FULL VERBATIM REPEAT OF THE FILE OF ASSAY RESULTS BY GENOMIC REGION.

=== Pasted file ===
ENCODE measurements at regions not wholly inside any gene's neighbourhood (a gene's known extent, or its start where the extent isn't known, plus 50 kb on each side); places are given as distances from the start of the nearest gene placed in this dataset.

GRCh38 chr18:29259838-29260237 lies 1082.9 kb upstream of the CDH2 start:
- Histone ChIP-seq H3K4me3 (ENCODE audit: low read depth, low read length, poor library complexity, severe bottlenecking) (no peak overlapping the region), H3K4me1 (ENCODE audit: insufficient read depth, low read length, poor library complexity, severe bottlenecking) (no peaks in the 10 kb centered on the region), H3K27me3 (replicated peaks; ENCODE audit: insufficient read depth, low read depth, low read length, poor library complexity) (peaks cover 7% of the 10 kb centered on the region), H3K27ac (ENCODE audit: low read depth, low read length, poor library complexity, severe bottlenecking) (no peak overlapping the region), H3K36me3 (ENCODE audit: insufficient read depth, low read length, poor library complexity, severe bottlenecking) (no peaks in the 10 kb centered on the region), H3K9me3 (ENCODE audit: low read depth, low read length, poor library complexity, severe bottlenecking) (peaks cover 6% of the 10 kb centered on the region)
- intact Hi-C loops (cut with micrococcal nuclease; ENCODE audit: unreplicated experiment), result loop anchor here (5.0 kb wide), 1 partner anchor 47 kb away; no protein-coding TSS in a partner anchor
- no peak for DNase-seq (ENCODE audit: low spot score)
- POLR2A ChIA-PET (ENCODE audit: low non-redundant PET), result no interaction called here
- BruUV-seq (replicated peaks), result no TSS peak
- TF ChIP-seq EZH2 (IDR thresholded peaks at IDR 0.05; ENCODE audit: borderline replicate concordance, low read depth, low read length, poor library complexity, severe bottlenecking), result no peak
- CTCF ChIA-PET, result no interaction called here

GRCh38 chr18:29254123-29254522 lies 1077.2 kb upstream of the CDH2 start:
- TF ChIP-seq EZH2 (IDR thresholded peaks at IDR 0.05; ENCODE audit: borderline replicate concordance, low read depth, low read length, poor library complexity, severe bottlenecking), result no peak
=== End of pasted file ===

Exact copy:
ENCODE measurements at regions not wholly inside any gene's neighbourhood (a gene's known extent, or its start where the extent isn't known, plus 50 kb on each side); places are given as distances from the start of the nearest gene placed in this dataset.

GRCh38 chr18:29259838-29260237 lies 1082.9 kb upstream of the CDH2 start:
- Histone ChIP-seq H3K4me3 (ENCODE audit: low read depth, low read length, poor library complexity, severe bottlenecking) (no peak overlapping the region), H3K4me1 (ENCODE audit: insufficient read depth, low read length, poor library complexity, severe bottlenecking) (no peaks in the 10 kb centered on the region), H3K27me3 (replicated peaks; ENCODE audit: insufficient read depth, low read depth, low read length, poor library complexity) (peaks cover 7% of the 10 kb centered on the region), H3K27ac (ENCODE audit: low read depth, low read length, poor library complexity, severe bottlenecking) (no peak overlapping the region), H3K36me3 (ENCODE audit: insufficient read depth, low read length, poor library complexity, severe bottlenecking) (no peaks in the 10 kb centered on the region), H3K9me3 (ENCODE audit: low read depth, low read length, poor library complexity, severe bottlenecking) (peaks cover 6% of the 10 kb centered on the region)
- intact Hi-C loops (cut with micrococcal nuclease; ENCODE audit: unreplicated experiment), result loop anchor here (5.0 kb wide), 1 partner anchor 47 kb away; no protein-coding TSS in a partner anchor
- no peak for DNase-seq (ENCODE audit: low spot score)
- POLR2A ChIA-PET (ENCODE audit: low non-redundant PET), result no interaction called here
- BruUV-seq (replicated peaks), result no TSS peak
- TF ChIP-seq EZH2 (IDR thresholded peaks at IDR 0.05; ENCODE audit: borderline replicate concordance, low read depth, low read length, poor library complexity, severe bottlenecking), result no peak
- CTCF ChIA-PET, result no interaction called here

GRCh38 chr18:29254123-29254522 lies 1077.2 kb upstream of the CDH2 start:
- TF ChIP-seq EZH2 (IDR thresholded peaks at IDR 0.05; ENCODE audit: borderline replicate concordance, low read depth, low read length, poor library complexity, severe bottlenecking), result no peak